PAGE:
The Admin’s right, but when I host something informal, I pre-emptively set something up if the date of the event co-incides with something big like the AFC championship (and even more so if one of the teams was local). Our TV is not centrally located, so it’s not hard to have a little spot to drop in on the game while the event is going on.

But because the event in question is a wake, even informal, I don’t know if I’d actually do that. Seems disrespectful. Then again, if the deceased was a big sports fan, I might have made it part of the entertainment.


Abby February 5, 2013 at 8:20 am

Well it’s certainly not the worst thing I’ve heard on here, but yeah, turning the TV on during a quasi wake/memorial service is kind of tacky. In the age of iphones and similar products, it wouldn’t be a big deal to go into the corner and check the score on your phone if you’re so inclined. Plus, the AFC championship wasn’t exactly a nail biter this year. This rudeness was compounded by them leaving their plates and glasses in front of the TV.

It IS a little funny though that your dad would have done the same thing. It doesn’t excuse the guests preumptiousness, but I am glad you and your mom saw the humor in the situation.

Kind of reminds me of the episode of Friends where Ross’s dad and some guys are all listening to a game on the radio covertly during Ross’s grandma’s memorial service. Their team loses, and Ross’s dad loudly announces, well *now* I’m depressed.


siamesecat 2965 February 5, 2013 at 8:40 am

A similar incident happened at my cousin’s 50th b-day party. Which was held at her SIL’s house, my other cousin. It was a small gathering, but her SO, who she says is a bit anti-social, I think mainly to excuse his behavior, and my cousin the host, had put the remote away, out of sight.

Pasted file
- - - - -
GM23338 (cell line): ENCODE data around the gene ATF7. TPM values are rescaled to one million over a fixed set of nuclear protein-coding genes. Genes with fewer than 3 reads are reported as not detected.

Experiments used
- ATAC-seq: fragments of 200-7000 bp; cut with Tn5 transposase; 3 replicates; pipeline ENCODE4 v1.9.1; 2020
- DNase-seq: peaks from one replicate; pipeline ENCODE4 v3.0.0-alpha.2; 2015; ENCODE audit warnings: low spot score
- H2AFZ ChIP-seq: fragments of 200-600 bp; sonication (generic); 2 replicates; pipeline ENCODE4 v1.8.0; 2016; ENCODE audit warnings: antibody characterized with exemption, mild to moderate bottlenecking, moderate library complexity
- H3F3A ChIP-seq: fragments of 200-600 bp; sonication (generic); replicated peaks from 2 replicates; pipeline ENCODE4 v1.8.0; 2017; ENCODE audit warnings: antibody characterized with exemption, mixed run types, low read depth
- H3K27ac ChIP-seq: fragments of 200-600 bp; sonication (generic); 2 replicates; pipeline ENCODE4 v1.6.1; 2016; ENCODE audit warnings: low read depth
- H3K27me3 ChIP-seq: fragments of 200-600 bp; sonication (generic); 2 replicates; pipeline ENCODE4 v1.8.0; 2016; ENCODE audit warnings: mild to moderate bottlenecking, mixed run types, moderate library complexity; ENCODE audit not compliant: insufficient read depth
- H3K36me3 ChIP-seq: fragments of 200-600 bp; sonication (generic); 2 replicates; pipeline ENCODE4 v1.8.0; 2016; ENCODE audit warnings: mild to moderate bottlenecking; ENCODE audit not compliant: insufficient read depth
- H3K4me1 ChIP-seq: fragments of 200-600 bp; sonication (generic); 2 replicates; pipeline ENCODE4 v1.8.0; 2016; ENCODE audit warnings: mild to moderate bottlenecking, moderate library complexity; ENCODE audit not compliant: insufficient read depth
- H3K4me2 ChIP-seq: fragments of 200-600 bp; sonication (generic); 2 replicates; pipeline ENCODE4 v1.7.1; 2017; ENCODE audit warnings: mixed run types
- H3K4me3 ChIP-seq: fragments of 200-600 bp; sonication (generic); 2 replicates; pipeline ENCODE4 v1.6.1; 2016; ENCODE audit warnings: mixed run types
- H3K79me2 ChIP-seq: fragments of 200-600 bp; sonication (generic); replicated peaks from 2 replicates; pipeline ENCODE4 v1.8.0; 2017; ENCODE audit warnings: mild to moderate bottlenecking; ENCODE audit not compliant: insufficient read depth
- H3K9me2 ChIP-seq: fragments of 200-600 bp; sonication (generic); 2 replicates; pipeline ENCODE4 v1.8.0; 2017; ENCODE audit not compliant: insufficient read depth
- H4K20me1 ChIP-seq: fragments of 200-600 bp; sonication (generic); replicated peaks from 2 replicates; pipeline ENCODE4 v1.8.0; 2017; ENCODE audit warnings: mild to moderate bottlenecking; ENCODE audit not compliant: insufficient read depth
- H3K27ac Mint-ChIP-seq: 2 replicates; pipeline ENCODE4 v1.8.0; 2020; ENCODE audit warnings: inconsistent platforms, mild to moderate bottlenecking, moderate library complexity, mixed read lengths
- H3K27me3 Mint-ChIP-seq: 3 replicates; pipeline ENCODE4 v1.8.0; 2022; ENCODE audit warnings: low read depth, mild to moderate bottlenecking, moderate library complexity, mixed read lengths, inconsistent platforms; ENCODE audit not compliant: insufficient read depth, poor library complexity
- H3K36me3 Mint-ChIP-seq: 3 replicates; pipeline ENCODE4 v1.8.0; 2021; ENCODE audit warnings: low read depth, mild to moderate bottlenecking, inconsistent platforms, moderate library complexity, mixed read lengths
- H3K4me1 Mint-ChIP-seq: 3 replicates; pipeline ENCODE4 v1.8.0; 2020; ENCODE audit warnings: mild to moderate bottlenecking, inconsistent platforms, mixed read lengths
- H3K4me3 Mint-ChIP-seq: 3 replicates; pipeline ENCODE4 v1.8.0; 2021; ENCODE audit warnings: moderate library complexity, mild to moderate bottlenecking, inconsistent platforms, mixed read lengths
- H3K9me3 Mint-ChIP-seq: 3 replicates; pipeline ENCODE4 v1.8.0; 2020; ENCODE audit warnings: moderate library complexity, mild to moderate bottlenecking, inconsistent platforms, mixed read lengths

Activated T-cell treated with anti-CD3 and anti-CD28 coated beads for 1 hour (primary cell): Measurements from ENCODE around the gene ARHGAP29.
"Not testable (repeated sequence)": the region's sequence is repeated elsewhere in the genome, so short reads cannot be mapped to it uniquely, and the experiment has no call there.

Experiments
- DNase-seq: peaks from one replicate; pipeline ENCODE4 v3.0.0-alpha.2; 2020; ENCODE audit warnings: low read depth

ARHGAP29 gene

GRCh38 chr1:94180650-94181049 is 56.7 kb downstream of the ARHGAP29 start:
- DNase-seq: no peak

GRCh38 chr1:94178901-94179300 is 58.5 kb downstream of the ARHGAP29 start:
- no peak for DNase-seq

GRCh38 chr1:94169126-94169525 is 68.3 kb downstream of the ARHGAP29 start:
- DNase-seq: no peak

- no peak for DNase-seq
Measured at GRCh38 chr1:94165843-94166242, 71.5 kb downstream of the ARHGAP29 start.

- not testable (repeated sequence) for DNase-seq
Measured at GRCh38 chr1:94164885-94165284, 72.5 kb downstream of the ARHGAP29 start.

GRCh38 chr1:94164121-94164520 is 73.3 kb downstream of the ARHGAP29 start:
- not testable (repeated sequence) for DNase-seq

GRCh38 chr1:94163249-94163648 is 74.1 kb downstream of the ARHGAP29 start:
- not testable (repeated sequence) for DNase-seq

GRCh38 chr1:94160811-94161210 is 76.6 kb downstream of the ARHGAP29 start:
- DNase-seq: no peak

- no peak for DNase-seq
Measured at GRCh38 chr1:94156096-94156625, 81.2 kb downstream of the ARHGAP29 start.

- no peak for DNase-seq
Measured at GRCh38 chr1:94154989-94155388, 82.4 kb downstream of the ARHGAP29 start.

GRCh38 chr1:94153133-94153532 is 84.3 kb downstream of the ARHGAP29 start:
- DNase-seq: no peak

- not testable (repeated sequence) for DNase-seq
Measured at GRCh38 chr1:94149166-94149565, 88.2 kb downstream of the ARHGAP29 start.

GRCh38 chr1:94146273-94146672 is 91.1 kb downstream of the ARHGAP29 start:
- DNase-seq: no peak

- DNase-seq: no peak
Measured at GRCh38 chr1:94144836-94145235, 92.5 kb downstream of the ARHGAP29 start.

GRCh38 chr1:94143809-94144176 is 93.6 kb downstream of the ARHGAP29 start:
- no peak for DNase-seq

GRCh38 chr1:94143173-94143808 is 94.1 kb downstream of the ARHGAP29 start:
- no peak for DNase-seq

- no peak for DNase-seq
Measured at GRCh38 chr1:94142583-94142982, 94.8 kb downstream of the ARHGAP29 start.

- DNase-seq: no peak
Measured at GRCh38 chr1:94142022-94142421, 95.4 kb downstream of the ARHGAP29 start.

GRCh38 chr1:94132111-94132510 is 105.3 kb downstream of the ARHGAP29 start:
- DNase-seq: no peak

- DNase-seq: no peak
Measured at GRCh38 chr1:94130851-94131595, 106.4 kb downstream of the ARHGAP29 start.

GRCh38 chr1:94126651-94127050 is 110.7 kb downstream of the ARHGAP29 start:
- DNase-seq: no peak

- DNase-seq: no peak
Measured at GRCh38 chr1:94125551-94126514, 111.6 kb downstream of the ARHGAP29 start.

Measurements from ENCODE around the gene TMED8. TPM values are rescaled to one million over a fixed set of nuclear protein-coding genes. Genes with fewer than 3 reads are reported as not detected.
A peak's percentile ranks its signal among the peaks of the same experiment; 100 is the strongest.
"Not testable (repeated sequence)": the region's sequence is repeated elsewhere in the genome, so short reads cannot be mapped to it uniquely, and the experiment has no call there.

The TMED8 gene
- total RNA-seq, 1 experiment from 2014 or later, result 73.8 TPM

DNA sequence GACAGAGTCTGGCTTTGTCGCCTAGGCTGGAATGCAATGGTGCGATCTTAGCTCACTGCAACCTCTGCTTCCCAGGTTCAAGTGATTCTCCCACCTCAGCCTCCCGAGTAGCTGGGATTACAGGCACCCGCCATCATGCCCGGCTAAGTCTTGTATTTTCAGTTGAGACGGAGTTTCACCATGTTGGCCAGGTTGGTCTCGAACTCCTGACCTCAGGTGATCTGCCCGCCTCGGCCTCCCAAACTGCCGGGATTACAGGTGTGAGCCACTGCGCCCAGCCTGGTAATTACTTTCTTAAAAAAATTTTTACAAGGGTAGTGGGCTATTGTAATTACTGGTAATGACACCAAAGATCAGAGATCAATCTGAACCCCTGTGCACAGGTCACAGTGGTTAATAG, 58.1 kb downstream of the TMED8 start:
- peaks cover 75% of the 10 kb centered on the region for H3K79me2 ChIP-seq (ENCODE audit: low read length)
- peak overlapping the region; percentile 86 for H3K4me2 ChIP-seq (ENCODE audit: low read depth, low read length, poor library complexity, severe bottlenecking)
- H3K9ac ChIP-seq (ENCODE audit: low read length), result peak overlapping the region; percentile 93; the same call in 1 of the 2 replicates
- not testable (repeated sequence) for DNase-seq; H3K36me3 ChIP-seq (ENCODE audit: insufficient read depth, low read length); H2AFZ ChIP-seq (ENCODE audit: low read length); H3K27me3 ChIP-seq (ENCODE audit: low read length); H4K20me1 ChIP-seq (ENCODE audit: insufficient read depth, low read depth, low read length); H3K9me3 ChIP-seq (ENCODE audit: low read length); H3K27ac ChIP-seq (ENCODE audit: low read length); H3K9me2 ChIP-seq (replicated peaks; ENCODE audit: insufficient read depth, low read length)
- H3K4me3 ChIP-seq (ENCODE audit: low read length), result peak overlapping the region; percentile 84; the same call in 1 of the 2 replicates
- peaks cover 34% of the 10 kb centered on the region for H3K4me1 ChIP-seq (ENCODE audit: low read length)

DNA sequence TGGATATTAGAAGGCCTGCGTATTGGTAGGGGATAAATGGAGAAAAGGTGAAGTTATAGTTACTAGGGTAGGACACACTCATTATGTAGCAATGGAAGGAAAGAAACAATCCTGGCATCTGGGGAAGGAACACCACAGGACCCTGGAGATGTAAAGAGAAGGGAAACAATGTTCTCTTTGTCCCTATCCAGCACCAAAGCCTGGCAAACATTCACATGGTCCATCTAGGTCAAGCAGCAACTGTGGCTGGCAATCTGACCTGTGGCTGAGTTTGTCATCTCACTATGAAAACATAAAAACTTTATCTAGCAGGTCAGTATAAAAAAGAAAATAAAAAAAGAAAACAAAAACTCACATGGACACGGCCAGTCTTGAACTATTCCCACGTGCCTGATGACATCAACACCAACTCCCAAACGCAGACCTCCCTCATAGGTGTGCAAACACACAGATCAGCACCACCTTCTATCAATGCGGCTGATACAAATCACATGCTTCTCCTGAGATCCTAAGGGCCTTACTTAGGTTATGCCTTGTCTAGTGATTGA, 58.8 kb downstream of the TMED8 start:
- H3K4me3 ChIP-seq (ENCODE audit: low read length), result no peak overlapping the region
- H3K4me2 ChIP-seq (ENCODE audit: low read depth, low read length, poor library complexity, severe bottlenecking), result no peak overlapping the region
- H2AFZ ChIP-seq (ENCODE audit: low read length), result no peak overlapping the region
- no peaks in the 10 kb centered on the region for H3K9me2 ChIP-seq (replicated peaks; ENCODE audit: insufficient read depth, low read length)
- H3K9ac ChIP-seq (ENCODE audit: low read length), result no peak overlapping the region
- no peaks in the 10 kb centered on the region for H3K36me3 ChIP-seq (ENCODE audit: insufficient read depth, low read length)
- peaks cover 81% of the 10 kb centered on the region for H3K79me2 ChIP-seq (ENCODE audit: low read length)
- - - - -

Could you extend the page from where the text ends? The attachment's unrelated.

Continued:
They arrived, and he immediatly seeks out the remote, so he could watch a baseball game. Not any kind of playoff, but just a regular old game. WHich I thought was quite rude, since a. his GF is the guest of honor, and b. the point of the gathering was to celebrate her birthday, NOT watch sports.

I personally think its rude too. While I am a huge sports fan, if there’s a game on, and I’m at someone’s house for something, I will either record it to watch later, or simply miss it.


Julia February 5, 2013 at 8:59 am

I have a grandfather who, frankly, is the most selfish person I have ever known. My sister is autistic, and for her 16th birthday, wanted a small family party. He walked in the door and turned on the TV. My parents’ house is not large enough that this was in any way unobtrusive, or we would have happily left him to his own devices.

Once I managed to get her to stop crying, I quietly invited anyone who was interested to walk with us over to the beach to fly kites until dinner. We had a great time. I don’t think he even knew we were gone.


Lychii February 5, 2013 at 9:08 am

I think that far worse than simply watching tv, is the fact these guests retired from the party to a room into which they apparently were not invited. Then didn’t even have the decency to clean up after themselves. What’s up with that?


Erin February 5, 2013 at 9:24 am